The largest-ever study into the health benefits of active transportation has confirmed what most of us could easily have guessed: those who walk and bike to work have lower levels of body fat than those who drive or take public transit. While the study results are unsurprising to say the least, it is interesting to note that the lower levels of fat linked to active commuting were independent of other social factors such as socioeconomic status, alcohol consumption, smoking, or whether the person lives in a rural or urban area.
The study, carried out at the London School of Hygiene and Tropical Medicine, used observational data from over 150,000 individuals taken from the UK Biobank data set, between the ages of 40-69 years. Body fat was assessed in two ways: body mass index (BMI), which is a ratio of weight to height, and body fat percentage. Across the board, people who always or occasionally commuted actively were observed as having lower levels of body fat than those who never did.
The largest observed difference was between people who biked and people who drove. Men who biked to work were on average 11lbs (5kg) lighter and two BMI points lower than those who drove. Women who biked to work were 9.7lbs (4.4kg) lighter and 1.65 BMI points less than women who drove.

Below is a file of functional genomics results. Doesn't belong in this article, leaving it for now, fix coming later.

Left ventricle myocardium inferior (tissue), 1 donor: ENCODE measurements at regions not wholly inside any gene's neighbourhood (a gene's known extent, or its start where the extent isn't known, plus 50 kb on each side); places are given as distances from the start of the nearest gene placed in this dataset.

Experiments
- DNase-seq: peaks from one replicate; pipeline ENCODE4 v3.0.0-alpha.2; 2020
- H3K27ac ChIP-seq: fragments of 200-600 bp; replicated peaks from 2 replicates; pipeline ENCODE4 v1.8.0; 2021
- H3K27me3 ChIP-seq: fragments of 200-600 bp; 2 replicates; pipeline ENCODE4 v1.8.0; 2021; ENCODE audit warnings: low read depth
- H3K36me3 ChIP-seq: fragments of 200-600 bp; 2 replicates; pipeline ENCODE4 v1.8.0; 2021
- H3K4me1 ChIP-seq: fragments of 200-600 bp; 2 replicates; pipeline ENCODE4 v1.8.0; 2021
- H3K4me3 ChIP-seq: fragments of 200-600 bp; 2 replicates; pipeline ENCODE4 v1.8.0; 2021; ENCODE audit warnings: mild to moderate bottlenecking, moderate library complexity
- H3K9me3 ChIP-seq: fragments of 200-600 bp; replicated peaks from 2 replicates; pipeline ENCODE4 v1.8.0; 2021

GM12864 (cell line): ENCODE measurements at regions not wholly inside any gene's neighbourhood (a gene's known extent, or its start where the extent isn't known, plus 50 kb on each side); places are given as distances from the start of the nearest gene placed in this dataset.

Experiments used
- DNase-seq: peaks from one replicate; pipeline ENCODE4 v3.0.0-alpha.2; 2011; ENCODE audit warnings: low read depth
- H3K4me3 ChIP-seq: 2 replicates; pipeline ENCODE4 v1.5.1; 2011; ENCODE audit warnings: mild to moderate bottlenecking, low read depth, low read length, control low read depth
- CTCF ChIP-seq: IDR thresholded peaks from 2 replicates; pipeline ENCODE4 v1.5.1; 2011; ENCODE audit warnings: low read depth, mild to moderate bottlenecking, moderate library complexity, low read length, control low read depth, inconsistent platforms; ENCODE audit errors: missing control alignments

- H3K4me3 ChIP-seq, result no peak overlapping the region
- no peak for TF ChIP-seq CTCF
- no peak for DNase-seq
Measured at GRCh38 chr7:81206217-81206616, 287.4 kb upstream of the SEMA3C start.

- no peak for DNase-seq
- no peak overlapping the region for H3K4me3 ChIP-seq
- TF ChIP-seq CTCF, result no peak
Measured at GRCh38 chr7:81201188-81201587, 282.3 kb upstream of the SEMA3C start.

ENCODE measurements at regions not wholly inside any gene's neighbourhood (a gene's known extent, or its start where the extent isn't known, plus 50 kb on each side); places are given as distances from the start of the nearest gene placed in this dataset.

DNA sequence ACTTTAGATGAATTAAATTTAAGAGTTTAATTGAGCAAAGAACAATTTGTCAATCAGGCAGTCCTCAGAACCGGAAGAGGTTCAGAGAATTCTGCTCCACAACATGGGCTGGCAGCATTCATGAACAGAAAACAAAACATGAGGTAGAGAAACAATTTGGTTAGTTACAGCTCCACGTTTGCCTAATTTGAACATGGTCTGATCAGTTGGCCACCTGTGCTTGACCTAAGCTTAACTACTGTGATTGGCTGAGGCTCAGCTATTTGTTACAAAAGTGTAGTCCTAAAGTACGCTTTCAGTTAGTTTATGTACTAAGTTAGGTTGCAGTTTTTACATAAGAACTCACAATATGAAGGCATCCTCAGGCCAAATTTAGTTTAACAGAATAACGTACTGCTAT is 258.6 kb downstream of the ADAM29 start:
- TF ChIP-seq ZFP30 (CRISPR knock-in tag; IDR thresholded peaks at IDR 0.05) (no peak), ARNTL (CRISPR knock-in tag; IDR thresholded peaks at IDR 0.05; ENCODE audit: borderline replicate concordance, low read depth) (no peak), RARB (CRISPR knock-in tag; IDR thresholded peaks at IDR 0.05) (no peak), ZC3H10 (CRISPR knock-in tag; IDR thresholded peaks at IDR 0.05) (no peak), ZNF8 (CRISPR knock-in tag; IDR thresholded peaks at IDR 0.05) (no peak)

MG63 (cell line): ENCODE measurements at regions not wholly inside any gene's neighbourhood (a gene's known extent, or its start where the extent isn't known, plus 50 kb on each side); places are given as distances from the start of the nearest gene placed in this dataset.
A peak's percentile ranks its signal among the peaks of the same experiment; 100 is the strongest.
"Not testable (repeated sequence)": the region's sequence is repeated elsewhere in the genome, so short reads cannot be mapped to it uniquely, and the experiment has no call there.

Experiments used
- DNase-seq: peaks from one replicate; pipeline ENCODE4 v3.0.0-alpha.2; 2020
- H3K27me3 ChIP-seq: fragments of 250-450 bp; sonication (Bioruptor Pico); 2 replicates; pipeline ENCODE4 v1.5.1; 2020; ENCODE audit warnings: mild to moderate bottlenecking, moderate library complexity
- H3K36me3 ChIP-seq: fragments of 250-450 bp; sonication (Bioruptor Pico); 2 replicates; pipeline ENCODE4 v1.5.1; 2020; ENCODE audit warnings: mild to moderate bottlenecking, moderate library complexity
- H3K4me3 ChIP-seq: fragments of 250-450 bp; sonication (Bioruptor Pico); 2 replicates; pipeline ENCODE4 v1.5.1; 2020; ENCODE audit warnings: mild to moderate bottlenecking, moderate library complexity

Interestingly, those individuals who largely took public transit also showed lower levels of body fat than their always-driving counterparts, suggesting that integrating even the minor activity of walking between buses and trains into your daily commute can have a positive impact on your health.
While a few pounds here or there may not seem like a huge deal, the rising tide of obesity in the Western world would suggest otherwise.
In Canada, 37% of adults were measured as being overweight in 2008, and a further 25% were measured as obese. In the US, things are even more dire. Almost 3 in 4 American men (74%) are considered overweight, while across genders 35.7% of adults are considered obese and a further 6.3 percent are extremely obese.
While obesity is a complex problem, and tackling it will require much more than simply suggesting a bit of exercise, this study does shed light on how even the smallest bit of exercise can make a difference in our health, especially as we age.
Most people tend to reduce their levels of physical activity as they grow older. The combined responsibilities of work, family obligations, and general adulthood leave many people constantly pressed for time, and exercise, unfortunately, is often the first activity to get cut. Meanwhile, the metabolism slows by around 1% each year, starting around age 30. The result is the dreaded “middle age weight gain,” which, even when not at levels considered to be obesity, can still increase risk of a number of health problems including heart disease, stroke, some cancers, and diabetes.
This study emphasizes the small, daily changes we can make that have long-term positive impacts on our health. Not everybody has time to hit the gym for an hour a day, but everybody has to get around town. For communities which still lack safe biking and walking infrastructure, it serves as further impetus to push for change. Our health depends on it.
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